Taken for granted

I’m a fan of “Blue Ocean Strategy” by Kim and Mauborgne. You can read my previous post here.

Recently there has been a lot of talk in legal circles about disruptors and most of the chat is around what is innovative and different, and in particular, what new technologies could be used.

But if you don’t want to create something entirely new, how can you move your business strategically to the “blue water”? And how can KM and KMers help?

 

blue water

Photo by Raining Huang on Unsplash

One of the suggestions from Kim & Mauborgne is that you ask certain key questions in order to understand buyer value elements more accurately.

A couple of these struck me as particularly useful for those wanting to make a shift or working for internal clients:

  1. Which of the factors that your industry/sector/peers take for granted, should be eliminated?
  2. Which factors should be reduced well below your industry’s standard?

We all love to over-deliver and delight our clients, but how often are you over-delivering in the wrong factors?

We all find it very hard to drop standards as clients’ needs change, so we layer new services on top of old ones and we over-engineer products and services adding unnecessary additional cost for things the clients don’t really want.

When did you last question the assumptions underlying your business/service?

What aspects of your service delivery do you take for granted? What “best practice” has become such an industry standard that no one even questions it anymore?

How much more business could you gain if you concentrated your efforts on those aspects which customers (and that massive pool of not-yet-customers) value most?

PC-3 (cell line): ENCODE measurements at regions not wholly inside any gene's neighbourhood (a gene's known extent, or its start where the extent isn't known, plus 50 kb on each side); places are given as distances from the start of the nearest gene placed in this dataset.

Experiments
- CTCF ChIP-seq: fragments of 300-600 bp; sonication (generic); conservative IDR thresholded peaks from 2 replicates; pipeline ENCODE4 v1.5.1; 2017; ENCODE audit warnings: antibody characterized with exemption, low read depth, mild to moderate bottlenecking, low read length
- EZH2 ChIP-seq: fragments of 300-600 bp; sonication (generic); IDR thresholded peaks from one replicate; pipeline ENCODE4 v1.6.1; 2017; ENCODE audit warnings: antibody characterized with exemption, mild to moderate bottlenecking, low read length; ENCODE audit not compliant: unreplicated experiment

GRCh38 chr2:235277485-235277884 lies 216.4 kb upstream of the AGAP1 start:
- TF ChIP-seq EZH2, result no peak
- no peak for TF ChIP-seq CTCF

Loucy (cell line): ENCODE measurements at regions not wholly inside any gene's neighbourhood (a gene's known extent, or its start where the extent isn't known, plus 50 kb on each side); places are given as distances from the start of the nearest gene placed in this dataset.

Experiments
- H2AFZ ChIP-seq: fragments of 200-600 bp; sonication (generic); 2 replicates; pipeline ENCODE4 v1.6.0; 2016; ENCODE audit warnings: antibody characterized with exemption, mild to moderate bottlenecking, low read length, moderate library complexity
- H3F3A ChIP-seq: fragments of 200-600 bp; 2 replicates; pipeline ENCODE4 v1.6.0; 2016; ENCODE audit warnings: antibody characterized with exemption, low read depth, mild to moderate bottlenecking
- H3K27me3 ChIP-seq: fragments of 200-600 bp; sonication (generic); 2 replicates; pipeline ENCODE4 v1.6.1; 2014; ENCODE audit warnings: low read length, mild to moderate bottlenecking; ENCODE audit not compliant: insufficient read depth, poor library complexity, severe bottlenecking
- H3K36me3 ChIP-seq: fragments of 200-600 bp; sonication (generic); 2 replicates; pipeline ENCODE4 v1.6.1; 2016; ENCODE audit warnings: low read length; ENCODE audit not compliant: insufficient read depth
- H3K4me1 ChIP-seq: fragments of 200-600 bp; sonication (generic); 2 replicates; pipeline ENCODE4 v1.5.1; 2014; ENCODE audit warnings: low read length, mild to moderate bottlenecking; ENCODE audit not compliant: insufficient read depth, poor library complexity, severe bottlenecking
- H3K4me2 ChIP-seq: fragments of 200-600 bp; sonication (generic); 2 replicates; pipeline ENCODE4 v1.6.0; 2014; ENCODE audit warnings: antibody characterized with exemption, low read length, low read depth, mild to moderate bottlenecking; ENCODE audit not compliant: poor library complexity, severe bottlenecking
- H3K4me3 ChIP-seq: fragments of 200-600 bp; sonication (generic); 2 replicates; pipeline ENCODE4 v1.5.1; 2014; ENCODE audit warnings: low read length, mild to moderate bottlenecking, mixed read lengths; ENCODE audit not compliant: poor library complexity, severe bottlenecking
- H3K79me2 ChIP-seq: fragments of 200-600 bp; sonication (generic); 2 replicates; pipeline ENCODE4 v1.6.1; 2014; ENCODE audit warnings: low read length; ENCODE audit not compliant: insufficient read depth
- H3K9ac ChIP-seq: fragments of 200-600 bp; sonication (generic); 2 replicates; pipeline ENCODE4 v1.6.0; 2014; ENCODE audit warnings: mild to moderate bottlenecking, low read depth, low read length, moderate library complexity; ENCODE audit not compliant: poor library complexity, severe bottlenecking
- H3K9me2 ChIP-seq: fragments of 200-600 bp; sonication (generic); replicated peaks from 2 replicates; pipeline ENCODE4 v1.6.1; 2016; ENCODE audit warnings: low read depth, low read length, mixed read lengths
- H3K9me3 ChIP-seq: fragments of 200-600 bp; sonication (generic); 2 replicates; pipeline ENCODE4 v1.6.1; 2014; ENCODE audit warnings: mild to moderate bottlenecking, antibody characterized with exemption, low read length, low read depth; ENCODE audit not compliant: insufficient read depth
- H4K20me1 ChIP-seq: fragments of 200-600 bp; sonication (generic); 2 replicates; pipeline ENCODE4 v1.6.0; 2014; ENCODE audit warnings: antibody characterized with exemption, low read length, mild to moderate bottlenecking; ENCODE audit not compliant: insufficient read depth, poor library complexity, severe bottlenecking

And for KMers in particular:

  1. How can you support your organisation in obtaining the right customer information on these topics in order to make an informed decision?
  2. How can you deliver what your internal customers/fee earners truly value, rather than what has always been done and what you perceive as your industry standard?
  3. Are there any client-facing KM services you could identify that provide new value?

 

What do you think? Are these useful questions to help you think differently and make a shift? What will you be doing differently now?

 

If you are interested in KM Strategy or revamping your strategy, come along to my afternoon workshop on 26th April 2018 in London – more info & book here.

For more, read “Blue Ocean Strategy” and “Blue Ocean Shift” and sign up for the Blue Ocean toolkit.

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About knowledge4lawyers

I am a lawyer and a Knowledge Management expert. Through The Knowledge Business I help law firms improve their efficiency and profitability through knowledge services - consultancy, training and implementation help.
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